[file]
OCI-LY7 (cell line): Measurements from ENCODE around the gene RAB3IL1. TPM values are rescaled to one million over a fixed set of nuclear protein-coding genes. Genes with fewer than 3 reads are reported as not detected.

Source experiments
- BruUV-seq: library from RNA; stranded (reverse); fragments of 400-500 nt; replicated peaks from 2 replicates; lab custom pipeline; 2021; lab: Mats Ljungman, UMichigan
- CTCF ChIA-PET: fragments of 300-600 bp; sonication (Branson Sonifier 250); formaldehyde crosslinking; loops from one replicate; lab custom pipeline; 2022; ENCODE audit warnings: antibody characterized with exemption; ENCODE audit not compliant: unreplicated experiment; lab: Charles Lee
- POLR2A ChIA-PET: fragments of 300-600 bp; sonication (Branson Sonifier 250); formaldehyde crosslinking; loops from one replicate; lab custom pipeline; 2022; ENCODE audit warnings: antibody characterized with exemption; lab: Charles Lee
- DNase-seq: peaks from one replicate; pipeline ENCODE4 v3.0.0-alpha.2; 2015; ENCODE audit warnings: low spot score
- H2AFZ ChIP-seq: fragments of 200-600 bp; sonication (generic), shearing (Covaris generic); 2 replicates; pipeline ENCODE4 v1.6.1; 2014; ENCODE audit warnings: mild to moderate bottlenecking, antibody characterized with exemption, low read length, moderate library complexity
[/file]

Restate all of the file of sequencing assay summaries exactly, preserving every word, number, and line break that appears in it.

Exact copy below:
OCI-LY7 (cell line): Measurements from ENCODE around the gene RAB3IL1. TPM values are rescaled to one million over a fixed set of nuclear protein-coding genes. Genes with fewer than 3 reads are reported as not detected.

Source experiments
- BruUV-seq: library from RNA; stranded (reverse); fragments of 400-500 nt; replicated peaks from 2 replicates; lab custom pipeline; 2021; lab: Mats Ljungman, UMichigan
- CTCF ChIA-PET: fragments of 300-600 bp; sonication (Branson Sonifier 250); formaldehyde crosslinking; loops from one replicate; lab custom pipeline; 2022; ENCODE audit warnings: antibody characterized with exemption; ENCODE audit not compliant: unreplicated experiment; lab: Charles Lee
- POLR2A ChIA-PET: fragments of 300-600 bp; sonication (Branson Sonifier 250); formaldehyde crosslinking; loops from one replicate; lab custom pipeline; 2022; ENCODE audit warnings: antibody characterized with exemption; lab: Charles Lee
- DNase-seq: peaks from one replicate; pipeline ENCODE4 v3.0.0-alpha.2; 2015; ENCODE audit warnings: low spot score
- H2AFZ ChIP-seq: fragments of 200-600 bp; sonication (generic), shearing (Covaris generic); 2 replicates; pipeline ENCODE4 v1.6.1; 2014; ENCODE audit warnings: mild to moderate bottlenecking, antibody characterized with exemption, low read length, moderate library complexity